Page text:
Verification has changed a lot over the past few years. The techniques that were only used by the most advanced groups doing the most advanced designs have become mainstream. Of course this has been driven out of necessity, as verification has expanded to take up more and more of the schedule. This is evident in the 75% increase in the number of verification engineers on a project since 2007, compared to the minor increase in the number of design engineers.
The specification for many designs is that each block must have 100% coverage, or waivers are required. Generating and justifying waivers to "prove" that certain code is unreachable and so does not need to be covered is very time consuming. NVidia estimated that they took 9 man-years on code-coverage on a recent project. So one new development is Questa CoverCheck that automates coverage closure. Formally generated waivers for unreachable code reduce the effort to write manual tests and also eliminates the tedious manual analysis to justify waivers to management.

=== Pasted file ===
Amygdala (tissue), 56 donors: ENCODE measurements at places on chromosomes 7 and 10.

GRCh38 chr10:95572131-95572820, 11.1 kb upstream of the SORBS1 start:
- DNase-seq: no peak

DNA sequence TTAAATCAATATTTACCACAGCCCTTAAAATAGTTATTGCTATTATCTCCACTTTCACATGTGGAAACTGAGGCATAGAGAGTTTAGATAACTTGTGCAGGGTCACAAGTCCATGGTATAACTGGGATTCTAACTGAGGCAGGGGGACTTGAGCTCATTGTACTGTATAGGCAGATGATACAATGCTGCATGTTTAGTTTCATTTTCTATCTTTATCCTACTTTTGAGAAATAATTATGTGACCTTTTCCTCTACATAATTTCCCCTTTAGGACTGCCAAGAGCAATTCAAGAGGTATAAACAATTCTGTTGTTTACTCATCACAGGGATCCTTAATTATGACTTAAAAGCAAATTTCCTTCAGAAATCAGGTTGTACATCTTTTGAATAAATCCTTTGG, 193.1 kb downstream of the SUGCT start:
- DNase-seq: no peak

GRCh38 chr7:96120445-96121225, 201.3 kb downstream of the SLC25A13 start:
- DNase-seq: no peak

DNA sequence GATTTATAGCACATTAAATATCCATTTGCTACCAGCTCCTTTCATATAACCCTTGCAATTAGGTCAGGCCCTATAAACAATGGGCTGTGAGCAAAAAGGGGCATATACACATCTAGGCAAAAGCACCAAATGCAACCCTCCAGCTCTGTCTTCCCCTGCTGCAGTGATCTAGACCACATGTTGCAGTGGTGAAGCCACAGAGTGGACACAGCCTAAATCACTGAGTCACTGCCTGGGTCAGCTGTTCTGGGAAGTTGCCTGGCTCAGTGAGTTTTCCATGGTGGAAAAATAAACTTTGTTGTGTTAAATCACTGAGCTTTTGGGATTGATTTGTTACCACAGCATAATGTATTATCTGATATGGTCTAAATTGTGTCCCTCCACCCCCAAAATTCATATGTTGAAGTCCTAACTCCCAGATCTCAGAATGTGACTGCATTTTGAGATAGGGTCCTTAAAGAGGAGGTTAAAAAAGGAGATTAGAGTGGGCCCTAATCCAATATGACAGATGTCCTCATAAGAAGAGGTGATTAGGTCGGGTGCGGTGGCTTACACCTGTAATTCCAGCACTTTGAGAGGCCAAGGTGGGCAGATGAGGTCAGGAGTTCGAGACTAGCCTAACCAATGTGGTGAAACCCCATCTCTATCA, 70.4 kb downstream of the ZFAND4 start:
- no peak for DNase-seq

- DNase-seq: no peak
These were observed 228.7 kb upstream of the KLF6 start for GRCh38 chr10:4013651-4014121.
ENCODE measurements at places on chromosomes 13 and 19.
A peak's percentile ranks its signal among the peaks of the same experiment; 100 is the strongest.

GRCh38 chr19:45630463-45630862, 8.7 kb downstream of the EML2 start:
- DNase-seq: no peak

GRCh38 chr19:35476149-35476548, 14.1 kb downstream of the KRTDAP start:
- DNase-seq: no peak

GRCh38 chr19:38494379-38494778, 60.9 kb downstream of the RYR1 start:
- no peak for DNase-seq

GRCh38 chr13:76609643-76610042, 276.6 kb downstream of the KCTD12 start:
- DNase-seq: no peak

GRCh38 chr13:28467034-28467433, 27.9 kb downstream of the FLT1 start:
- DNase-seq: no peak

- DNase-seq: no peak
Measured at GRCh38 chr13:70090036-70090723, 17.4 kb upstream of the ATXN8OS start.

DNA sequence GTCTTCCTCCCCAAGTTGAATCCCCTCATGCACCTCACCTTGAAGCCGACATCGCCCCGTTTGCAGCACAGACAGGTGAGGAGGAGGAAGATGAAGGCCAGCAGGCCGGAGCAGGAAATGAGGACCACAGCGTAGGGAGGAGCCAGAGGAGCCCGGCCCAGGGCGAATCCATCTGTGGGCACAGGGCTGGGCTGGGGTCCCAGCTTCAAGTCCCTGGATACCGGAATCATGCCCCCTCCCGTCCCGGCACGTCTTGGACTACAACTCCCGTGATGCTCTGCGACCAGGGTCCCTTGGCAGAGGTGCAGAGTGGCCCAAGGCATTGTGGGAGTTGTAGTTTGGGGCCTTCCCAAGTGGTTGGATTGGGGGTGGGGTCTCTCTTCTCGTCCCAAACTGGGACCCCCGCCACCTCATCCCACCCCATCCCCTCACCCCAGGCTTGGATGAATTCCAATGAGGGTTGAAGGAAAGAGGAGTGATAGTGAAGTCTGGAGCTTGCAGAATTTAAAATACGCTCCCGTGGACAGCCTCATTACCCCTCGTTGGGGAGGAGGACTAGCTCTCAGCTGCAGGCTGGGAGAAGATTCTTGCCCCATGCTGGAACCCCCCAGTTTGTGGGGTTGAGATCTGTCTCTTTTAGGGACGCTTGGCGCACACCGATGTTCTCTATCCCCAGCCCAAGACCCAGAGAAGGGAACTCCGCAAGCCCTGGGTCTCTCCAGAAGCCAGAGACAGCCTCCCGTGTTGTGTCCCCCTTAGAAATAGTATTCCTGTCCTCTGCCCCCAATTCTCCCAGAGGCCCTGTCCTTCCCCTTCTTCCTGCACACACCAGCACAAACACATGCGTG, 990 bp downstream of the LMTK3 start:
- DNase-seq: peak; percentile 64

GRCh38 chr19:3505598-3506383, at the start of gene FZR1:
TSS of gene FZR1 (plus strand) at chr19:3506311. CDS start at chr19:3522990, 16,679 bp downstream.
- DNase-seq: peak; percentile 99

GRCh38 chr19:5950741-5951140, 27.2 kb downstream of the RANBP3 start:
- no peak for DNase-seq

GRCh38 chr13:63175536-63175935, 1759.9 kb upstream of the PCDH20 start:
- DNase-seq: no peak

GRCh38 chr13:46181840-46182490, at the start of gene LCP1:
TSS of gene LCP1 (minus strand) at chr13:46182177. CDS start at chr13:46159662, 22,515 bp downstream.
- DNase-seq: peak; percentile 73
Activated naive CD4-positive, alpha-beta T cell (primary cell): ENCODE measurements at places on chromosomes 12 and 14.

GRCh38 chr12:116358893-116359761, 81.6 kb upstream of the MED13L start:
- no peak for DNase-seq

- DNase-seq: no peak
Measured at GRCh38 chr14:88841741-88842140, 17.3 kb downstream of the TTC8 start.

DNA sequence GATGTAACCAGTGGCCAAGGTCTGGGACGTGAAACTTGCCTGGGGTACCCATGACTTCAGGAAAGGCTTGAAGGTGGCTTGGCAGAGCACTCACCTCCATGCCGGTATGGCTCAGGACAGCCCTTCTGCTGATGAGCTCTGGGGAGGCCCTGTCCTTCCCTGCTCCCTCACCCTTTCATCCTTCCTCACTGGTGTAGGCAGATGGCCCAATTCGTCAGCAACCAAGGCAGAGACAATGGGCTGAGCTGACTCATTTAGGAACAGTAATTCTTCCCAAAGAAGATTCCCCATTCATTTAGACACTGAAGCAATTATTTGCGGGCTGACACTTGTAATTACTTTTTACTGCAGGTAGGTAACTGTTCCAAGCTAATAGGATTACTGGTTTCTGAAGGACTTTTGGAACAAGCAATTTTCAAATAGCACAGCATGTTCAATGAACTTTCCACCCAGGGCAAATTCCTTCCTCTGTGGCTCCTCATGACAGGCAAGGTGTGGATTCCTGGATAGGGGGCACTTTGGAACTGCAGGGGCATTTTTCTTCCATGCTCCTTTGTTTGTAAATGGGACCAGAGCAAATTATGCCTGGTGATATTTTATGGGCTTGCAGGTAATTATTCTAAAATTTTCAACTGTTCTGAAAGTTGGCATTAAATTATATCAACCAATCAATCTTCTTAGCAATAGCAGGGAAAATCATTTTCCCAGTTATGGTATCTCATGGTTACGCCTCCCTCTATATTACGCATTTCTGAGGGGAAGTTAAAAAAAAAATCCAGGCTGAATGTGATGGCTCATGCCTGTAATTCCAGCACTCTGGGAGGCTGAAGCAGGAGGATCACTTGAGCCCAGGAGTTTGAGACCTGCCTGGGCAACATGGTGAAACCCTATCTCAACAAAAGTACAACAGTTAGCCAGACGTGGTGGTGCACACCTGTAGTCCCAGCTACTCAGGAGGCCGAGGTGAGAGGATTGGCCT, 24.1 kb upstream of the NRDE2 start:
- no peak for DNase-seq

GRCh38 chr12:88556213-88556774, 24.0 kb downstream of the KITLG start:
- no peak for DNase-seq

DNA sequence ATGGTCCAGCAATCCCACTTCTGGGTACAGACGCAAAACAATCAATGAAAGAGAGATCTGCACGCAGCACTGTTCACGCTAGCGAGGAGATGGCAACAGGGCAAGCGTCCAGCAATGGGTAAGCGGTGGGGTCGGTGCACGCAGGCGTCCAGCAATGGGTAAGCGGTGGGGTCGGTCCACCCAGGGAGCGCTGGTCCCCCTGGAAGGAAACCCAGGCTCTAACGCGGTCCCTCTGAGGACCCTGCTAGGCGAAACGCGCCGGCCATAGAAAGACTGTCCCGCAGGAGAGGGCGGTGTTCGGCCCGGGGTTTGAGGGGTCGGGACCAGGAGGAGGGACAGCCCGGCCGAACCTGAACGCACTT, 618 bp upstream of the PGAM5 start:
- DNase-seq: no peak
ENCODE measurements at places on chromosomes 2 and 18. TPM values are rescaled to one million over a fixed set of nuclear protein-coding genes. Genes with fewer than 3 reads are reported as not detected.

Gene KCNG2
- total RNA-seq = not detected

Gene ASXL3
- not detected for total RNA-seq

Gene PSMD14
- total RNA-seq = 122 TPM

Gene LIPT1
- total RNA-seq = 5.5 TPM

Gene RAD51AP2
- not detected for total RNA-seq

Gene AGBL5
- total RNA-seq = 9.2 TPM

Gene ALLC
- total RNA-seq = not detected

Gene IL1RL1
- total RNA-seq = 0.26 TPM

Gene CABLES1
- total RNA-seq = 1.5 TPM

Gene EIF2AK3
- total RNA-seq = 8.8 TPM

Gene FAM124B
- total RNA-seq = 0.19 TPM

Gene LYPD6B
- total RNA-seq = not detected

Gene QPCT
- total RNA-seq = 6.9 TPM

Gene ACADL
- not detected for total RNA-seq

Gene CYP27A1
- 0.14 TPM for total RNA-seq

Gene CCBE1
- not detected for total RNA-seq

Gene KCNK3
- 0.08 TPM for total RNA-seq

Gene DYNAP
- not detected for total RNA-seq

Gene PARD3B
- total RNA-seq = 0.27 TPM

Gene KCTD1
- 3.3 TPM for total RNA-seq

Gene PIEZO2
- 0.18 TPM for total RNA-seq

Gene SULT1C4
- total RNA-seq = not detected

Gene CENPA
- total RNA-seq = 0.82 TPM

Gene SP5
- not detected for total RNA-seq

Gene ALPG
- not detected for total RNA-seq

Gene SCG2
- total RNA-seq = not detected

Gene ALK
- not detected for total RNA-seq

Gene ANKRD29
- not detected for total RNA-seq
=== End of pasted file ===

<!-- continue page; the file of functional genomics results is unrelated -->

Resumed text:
Another new capability is in the area of interconnect verification. Trying to set up all the blocks on a modern SoC so that they generate the required traffic on the interconnect is very time-consuming to do by hand. The simulation is also large, requires a lot of memory and runs slowly. Instead, inFact can be used to generate the traffic more explicitly, replacing the actual blocks of the design with traffic generators that work much more directly.
Mentor also has tools for rules-based verification that gives verification engineers and, especially, the project management insight into how far along verification really is. When this is done ad hoc it always seems that verification is nearly complete for most of the schedule. As the old joke goes, it takes 90% of the time to do the first 90% of the design, and then the second 90% of the time to do the remaining 10%. By switching to rules-based verification the visibility is both improved and made more accurate.